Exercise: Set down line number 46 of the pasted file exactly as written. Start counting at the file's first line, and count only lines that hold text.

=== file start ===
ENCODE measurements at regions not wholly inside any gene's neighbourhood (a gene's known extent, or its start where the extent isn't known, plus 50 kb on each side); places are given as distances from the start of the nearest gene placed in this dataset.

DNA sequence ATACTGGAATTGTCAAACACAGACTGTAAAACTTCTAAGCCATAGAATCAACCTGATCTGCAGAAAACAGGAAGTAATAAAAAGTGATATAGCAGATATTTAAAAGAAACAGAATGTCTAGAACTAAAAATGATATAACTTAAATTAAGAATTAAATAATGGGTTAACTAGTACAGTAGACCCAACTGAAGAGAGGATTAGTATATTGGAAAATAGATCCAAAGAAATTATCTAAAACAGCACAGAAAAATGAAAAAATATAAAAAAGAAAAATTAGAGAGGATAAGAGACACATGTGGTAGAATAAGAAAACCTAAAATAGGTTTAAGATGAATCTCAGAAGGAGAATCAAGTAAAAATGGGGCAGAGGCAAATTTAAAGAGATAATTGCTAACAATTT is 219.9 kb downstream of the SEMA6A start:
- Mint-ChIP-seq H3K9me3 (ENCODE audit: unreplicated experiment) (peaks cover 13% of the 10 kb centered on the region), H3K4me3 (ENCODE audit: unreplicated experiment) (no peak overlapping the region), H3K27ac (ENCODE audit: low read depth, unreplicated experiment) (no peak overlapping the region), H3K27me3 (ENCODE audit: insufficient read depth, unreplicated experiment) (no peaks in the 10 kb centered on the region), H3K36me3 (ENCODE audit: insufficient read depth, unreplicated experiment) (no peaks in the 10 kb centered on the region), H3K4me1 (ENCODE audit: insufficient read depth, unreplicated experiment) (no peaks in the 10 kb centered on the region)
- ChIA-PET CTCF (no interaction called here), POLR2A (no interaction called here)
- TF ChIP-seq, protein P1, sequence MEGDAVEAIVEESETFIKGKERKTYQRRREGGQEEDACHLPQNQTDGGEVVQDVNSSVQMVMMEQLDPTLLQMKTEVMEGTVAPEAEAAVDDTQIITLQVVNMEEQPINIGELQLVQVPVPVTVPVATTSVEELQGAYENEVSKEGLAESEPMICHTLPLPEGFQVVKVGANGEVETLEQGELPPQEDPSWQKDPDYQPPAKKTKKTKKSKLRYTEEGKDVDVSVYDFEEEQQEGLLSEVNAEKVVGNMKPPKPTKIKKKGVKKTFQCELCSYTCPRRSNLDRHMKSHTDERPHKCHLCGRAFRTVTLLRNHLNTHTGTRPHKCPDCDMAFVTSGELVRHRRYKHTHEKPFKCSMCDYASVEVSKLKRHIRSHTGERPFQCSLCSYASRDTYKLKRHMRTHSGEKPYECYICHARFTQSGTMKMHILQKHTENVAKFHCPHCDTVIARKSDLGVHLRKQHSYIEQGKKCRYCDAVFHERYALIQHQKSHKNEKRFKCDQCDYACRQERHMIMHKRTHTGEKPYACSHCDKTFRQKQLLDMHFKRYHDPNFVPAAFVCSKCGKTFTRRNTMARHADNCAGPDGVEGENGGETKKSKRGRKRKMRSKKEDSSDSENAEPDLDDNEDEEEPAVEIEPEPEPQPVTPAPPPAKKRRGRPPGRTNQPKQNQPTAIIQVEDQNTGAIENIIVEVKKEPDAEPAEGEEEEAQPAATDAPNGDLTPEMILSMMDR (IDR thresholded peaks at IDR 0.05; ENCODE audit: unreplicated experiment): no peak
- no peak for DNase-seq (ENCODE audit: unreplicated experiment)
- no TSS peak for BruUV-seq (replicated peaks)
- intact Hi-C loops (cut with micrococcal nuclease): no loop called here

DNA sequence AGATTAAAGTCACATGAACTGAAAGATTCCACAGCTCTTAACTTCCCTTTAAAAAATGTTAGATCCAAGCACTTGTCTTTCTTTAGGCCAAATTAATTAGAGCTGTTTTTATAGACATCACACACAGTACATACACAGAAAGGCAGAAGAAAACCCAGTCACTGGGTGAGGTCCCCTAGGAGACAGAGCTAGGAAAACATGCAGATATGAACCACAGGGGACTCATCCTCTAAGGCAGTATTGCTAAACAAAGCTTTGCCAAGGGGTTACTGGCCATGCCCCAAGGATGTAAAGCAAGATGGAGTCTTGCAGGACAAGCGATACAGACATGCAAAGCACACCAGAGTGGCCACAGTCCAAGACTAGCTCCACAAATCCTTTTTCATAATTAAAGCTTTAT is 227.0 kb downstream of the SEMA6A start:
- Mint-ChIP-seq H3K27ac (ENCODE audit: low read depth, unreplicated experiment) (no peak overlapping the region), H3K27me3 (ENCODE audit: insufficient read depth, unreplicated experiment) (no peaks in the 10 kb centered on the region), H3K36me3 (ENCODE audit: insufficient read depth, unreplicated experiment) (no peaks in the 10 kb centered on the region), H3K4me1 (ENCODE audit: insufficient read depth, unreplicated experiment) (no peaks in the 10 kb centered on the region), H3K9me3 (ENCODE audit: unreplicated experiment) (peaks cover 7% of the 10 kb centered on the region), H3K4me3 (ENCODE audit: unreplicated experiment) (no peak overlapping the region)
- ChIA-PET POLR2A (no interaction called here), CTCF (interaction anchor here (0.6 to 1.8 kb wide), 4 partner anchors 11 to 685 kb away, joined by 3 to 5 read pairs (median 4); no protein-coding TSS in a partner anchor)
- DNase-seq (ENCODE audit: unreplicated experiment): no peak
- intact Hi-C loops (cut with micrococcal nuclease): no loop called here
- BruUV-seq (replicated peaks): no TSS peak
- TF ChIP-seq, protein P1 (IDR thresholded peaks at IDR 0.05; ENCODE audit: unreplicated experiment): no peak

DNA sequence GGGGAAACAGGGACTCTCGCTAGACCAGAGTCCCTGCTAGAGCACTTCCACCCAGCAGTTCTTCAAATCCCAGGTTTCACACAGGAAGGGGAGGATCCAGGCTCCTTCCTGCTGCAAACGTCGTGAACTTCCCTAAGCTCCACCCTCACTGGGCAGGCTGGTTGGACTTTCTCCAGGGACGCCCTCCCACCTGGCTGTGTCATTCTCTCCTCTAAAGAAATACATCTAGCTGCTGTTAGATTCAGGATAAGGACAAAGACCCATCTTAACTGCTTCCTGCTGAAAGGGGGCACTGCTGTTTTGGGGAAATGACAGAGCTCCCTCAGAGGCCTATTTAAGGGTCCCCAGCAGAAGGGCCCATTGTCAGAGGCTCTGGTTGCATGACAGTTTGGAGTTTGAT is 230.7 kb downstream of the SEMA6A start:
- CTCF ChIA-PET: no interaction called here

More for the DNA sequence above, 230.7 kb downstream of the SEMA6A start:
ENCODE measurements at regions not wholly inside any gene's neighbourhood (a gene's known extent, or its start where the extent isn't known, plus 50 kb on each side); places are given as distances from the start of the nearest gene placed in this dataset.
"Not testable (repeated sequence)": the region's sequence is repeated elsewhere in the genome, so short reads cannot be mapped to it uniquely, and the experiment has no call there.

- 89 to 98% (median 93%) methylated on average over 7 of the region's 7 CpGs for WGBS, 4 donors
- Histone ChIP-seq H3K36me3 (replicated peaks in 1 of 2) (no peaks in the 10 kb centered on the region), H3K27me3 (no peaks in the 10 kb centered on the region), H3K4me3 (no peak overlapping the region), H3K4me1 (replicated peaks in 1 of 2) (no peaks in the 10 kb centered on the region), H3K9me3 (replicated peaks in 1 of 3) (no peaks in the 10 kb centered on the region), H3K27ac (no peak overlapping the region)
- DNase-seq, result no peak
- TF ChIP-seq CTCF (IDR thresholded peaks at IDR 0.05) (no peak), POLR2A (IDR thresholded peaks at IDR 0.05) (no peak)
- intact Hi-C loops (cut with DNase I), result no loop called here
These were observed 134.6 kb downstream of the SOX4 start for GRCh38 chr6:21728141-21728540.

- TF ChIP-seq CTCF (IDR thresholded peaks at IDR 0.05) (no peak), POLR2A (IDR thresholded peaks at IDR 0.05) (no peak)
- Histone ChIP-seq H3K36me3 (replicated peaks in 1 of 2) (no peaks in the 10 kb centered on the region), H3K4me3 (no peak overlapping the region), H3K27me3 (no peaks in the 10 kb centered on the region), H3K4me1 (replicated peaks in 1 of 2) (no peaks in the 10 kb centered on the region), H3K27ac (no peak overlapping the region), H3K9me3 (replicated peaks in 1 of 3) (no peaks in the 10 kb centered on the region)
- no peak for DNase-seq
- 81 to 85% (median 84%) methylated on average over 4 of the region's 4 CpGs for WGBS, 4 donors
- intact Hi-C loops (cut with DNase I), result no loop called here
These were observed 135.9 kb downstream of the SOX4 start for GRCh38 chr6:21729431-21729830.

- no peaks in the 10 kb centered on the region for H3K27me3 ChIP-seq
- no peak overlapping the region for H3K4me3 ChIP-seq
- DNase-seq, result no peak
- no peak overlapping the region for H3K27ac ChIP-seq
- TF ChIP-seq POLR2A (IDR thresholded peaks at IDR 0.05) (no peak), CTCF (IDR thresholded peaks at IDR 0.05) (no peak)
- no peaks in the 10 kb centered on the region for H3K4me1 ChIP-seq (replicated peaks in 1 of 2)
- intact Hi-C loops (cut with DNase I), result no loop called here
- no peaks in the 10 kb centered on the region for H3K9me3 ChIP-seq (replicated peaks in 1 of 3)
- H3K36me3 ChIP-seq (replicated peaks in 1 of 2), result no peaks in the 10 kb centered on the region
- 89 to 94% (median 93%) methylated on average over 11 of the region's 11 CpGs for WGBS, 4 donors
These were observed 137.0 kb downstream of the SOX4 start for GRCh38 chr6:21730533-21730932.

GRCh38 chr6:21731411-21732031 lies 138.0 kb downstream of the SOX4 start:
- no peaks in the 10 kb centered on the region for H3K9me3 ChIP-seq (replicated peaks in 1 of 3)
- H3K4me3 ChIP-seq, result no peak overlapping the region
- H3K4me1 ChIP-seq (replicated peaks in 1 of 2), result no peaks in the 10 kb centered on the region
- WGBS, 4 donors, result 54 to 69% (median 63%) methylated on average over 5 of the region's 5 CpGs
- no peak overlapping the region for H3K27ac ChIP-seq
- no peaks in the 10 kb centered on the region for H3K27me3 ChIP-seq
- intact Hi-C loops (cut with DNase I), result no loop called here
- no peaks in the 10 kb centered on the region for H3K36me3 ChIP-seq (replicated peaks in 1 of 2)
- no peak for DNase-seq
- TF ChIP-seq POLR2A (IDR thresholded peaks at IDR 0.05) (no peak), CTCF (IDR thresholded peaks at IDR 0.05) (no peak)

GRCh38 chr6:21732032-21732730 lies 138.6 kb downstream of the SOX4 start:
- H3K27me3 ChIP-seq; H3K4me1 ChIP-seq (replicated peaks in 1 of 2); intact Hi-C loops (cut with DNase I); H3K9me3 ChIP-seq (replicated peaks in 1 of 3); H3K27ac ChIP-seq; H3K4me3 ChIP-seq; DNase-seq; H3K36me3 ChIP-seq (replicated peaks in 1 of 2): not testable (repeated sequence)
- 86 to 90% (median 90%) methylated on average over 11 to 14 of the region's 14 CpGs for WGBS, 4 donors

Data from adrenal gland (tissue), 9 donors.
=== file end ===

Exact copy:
- H3K4me3 ChIP-seq, result no peak overlapping the region